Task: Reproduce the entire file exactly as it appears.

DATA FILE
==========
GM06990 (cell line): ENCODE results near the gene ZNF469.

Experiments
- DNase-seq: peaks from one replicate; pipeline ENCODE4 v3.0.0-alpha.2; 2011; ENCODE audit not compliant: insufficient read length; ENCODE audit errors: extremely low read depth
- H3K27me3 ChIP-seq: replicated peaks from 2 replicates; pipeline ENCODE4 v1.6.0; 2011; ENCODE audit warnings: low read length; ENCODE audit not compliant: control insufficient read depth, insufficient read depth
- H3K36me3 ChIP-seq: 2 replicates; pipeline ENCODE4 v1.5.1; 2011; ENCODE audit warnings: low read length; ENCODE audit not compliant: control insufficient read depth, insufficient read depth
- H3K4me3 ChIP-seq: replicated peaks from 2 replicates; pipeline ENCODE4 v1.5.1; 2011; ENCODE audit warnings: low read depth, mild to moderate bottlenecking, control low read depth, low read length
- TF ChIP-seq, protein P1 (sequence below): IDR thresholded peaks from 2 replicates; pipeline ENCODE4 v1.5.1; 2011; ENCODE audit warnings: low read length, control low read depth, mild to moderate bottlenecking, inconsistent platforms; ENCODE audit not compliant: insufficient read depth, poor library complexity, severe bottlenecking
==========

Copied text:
GM06990 (cell line): ENCODE results near the gene ZNF469.

Experiments
- DNase-seq: peaks from one replicate; pipeline ENCODE4 v3.0.0-alpha.2; 2011; ENCODE audit not compliant: insufficient read length; ENCODE audit errors: extremely low read depth
- H3K27me3 ChIP-seq: replicated peaks from 2 replicates; pipeline ENCODE4 v1.6.0; 2011; ENCODE audit warnings: low read length; ENCODE audit not compliant: control insufficient read depth, insufficient read depth
- H3K36me3 ChIP-seq: 2 replicates; pipeline ENCODE4 v1.5.1; 2011; ENCODE audit warnings: low read length; ENCODE audit not compliant: control insufficient read depth, insufficient read depth
- H3K4me3 ChIP-seq: replicated peaks from 2 replicates; pipeline ENCODE4 v1.5.1; 2011; ENCODE audit warnings: low read depth, mild to moderate bottlenecking, control low read depth, low read length
- TF ChIP-seq, protein P1 (sequence below): IDR thresholded peaks from 2 replicates; pipeline ENCODE4 v1.5.1; 2011; ENCODE audit warnings: low read length, control low read depth, mild to moderate bottlenecking, inconsistent platforms; ENCODE audit not compliant: insufficient read depth, poor library complexity, severe bottlenecking